Sly and the Family Stone: There’s a Riot Goin’ On (Reissue) (Epic)
During the turbulent ’60s, Sly and the Family Stone epitomized musical and racial harmony with an interracial and mixed gender lineup whose music proselytized hope for a harmonic unity through psychedelic funk and feel good soul. But, as the decade winded down it was obvious that the dream was over. Ranking up there with Marvin Gaye’s What’s Going On and the O’Jays Backstabbers, 1971’s There’s a Riot Goin’ On is a dark funk masterpiece that Sly made as a reaction to his disillusionment and disappointment over the setbacks of Civil Rights movement and the lost dream of a utopian society. Most of the percussion was done through a toad sounding drum machine or “rhythm box,” as it was known back then, and a springy organ that pricks the ear. The album was extensively overdubbed, and some hiss remains on this remastered reissue, which includes bonus tracks. There is guest instrumentation from Ike Turner, Bobby Womack and Billy Preston. Even though Sly was in a deep haze of cocaine and PCP, There’s a Riot Goin’ On delivered the hit single “Family Affair,” which joins Earth Wind and Fire’s “September”as a staple at every inner city summertime barbecue and family reunion. (CP)

Mark Olson: The Salvation Blues (Hacktone)
Each person deals with pain and loss differently. Some slump under life’s blows, and others, like ex-Jayhawks co-founder Mark Olson, who bravely rise up even when things get heavy, singing, “Some people come here to die/We came here to live/There’s a hope in our heart/There’s a future in our souls.” A-freaking-men! This long awaited solo debut shares has the vibe of Jackson Browne’s 1972 debut, instantly appealing emotional explorers who get into the thick of the human condition. Using uncomplicated but not unsophisticated language, Olson gives us phrases that haunt and help us through our troubled days. Cleanly produced by Ben Vaughn and bolstered by accomplished players like Greg Leisz, Salvation is powerful juju that goes down like mama’s milk. (DC)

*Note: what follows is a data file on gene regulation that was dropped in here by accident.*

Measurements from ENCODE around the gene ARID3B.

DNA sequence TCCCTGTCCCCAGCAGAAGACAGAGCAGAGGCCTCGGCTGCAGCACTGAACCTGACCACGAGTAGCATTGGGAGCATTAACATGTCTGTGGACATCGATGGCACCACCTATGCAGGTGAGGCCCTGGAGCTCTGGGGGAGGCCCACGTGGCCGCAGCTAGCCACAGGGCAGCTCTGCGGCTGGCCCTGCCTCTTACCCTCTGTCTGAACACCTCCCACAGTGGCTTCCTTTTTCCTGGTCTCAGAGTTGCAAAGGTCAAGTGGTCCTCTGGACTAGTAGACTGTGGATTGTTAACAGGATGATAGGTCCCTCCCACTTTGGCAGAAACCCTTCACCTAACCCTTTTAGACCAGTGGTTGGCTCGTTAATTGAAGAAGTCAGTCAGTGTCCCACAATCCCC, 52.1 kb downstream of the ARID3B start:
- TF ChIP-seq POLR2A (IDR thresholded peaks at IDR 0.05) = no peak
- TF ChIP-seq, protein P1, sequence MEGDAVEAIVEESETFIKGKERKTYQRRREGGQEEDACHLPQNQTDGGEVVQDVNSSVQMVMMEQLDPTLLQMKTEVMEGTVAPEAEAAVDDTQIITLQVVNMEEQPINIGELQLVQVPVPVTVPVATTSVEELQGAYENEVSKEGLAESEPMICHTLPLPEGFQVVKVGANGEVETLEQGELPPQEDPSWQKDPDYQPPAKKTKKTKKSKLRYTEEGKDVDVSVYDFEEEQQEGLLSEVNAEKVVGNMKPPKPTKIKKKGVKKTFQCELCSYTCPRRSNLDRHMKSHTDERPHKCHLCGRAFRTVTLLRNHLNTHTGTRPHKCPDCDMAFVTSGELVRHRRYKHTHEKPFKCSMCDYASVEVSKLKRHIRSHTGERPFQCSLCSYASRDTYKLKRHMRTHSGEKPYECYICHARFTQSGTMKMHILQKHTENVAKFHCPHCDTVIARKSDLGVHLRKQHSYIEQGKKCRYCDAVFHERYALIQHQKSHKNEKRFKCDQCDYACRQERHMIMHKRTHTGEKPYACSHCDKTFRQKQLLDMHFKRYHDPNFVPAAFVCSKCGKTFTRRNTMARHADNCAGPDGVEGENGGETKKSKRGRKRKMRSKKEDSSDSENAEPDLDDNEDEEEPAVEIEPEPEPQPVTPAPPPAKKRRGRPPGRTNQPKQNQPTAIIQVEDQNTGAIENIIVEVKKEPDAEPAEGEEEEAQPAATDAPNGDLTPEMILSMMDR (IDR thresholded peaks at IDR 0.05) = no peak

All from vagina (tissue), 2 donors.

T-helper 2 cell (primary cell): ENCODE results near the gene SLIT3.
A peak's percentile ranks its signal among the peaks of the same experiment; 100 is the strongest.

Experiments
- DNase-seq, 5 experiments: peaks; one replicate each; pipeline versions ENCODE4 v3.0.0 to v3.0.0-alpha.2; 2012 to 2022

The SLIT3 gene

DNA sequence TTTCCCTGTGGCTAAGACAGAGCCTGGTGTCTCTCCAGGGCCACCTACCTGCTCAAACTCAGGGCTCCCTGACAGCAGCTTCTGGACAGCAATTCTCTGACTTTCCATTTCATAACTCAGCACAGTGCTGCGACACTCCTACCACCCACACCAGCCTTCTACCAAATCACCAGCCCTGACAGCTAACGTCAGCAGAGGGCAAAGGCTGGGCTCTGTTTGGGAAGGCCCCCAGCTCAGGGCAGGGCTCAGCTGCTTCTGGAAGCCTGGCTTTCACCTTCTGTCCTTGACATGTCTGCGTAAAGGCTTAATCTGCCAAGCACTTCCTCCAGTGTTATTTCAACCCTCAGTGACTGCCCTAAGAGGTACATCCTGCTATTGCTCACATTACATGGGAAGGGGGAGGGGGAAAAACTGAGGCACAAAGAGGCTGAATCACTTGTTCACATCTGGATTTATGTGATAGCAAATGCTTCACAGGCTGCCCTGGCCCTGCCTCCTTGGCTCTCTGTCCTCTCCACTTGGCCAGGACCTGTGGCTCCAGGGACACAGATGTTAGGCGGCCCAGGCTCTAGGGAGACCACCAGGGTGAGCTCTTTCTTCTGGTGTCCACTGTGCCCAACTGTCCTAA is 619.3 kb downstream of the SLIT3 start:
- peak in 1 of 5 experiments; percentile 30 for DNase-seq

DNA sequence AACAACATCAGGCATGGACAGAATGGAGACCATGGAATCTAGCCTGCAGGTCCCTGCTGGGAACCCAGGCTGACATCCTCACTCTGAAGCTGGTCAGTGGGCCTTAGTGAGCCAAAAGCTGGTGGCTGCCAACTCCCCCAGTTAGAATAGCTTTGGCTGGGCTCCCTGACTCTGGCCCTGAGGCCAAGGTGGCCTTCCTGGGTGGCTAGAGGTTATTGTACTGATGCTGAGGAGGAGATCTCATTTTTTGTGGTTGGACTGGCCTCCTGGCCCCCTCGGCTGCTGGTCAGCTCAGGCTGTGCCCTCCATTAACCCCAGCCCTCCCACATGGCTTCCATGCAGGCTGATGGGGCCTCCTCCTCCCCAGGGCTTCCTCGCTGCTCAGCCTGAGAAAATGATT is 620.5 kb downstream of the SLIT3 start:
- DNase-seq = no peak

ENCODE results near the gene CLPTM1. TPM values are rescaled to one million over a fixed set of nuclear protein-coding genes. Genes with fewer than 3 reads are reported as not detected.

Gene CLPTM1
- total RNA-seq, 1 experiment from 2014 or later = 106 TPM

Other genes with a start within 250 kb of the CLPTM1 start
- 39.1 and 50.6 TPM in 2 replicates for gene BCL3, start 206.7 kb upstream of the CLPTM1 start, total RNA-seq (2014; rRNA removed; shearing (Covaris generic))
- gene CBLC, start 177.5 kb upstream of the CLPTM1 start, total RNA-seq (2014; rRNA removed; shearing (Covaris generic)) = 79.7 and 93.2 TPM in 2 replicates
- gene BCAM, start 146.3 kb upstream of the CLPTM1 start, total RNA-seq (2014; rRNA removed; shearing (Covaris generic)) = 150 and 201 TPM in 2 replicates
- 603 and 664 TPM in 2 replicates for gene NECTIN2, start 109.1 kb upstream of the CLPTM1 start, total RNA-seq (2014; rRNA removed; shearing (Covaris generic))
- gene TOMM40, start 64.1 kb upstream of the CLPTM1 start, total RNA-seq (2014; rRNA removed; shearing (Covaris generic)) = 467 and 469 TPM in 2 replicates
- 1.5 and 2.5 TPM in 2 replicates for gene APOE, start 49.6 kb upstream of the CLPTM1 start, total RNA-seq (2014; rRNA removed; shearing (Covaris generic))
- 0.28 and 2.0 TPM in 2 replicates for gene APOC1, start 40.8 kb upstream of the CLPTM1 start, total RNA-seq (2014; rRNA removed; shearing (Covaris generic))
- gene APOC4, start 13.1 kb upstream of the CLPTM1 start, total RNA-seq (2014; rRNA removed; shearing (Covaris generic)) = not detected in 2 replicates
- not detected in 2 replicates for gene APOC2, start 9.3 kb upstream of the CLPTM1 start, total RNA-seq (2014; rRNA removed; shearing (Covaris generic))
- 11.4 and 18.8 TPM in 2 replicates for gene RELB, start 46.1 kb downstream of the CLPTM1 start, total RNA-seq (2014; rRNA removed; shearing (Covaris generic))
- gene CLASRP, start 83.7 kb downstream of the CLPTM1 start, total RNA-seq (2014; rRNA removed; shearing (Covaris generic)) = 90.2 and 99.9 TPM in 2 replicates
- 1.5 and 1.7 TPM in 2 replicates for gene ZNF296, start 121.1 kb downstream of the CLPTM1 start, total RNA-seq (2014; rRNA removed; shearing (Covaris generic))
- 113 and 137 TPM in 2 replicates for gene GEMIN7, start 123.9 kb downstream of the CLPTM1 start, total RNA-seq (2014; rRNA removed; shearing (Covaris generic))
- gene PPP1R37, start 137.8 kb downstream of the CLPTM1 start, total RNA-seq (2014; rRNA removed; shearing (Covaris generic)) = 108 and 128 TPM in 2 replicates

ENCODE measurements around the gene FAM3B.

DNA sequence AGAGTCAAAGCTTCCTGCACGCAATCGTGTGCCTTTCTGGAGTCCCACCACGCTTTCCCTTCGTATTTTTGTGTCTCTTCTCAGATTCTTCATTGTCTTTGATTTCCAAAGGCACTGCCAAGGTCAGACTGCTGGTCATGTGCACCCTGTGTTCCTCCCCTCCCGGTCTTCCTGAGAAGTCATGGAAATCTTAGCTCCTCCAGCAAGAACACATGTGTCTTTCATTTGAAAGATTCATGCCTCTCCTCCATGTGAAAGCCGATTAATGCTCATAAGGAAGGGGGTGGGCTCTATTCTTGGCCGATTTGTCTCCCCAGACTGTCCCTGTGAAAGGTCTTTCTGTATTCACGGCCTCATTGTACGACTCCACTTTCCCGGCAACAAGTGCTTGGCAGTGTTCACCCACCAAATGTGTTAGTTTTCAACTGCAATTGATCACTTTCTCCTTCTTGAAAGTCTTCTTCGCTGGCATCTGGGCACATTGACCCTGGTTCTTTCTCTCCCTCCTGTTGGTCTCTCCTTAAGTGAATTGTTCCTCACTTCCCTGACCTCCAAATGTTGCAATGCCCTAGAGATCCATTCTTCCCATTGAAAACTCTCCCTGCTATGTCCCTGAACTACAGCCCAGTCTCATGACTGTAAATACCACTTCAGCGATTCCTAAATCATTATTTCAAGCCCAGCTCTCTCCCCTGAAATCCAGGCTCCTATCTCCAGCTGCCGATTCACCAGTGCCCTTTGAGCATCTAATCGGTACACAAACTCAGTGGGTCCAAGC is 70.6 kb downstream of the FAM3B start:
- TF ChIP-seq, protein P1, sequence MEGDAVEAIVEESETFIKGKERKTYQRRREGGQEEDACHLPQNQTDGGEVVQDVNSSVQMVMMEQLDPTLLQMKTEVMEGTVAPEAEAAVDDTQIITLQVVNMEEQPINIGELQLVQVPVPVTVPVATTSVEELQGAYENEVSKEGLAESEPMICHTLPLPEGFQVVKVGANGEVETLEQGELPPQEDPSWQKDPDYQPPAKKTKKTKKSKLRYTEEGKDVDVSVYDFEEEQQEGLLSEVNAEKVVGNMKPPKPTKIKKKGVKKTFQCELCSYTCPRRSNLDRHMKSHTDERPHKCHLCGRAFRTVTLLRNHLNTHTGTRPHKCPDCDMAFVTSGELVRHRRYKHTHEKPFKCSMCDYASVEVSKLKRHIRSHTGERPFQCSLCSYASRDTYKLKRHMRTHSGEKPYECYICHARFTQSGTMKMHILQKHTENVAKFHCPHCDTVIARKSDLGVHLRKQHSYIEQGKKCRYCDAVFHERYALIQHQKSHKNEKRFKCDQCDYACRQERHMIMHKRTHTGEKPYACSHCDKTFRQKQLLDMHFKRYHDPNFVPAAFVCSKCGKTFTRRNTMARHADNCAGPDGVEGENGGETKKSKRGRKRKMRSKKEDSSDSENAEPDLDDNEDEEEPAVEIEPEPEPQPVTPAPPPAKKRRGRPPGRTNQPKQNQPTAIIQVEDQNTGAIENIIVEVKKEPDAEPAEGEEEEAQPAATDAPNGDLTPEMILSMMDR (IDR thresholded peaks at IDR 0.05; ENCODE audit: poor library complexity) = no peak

Lee “Scratch” Perry: Panic in Babylon (Narnack)
When you’re legendary dub mastermind “Scratch” Perry you get the last word. And when you step out from behind the mixing board to grab a microphone that last word may be a string of absurdist free-associations. Spanning the Hindu pantheon, global politics, a trip to the supermarket and a standard plea for legalization, Panic is more than just another Jah worshipping romp through echo chambers. It’s no surprise that Perry still rules the dub universe, but when he actually says something intelligent it will make your bobbing head turn. (Josh Potter)

Be Bad: Vision Correction (Divorce)
Straight from Halifax, Nova Scotia, Be Bad prove that the province isn’t a quiet place. This is loud, guttural, post-hardcore that’ll shatter your ears, if not the windows in the room. Playing a brand of rabid post-hardcore that bounces from the walls with the guttural screams of a raving derelict being tied in a straightjacket, Be Bad are loud for the sake of being loud. Somehow their spiky, compacting riffs with a barrage of colliding drums exhibit a raucous strand of youthful energy filled with piss and vinegar, where a balance of panic mode playing and early Boredoms-like spazzcore brings bliss from being so bad it feels good. (CP)

The Drams: Jubilee Dive (New West)
Blink and you missed this debut from former Slobberbone honcho Brent Best last year. I gave it half a chance when it came out but very surely over the months this album has revealed itself for the rock & roll jewel it is. There’s enough brash choruses and bold riffing to make any Hold Steady aficionado raise their glass in salute. As roughly enjoyable as Slobberbone was, The Drams are the grander beast with Best offering tunes that equal the finest by Ryan Adams and the Drive-By Truckers. Every track is good (and rewarding of repeat spins) but a few are actually fucking glorious, namely “When You’re Tired,” “September’s High,” “Wonderous Life” and “Des Moines,” which is possibly the best touring life tune since Journey was pumping them out. How something this good wasn’t raved about everywhere is a mystery but then again it took 10 years for people to take notice of Richmond Fontaine. Please don’t let The Drams wait that long. (DC)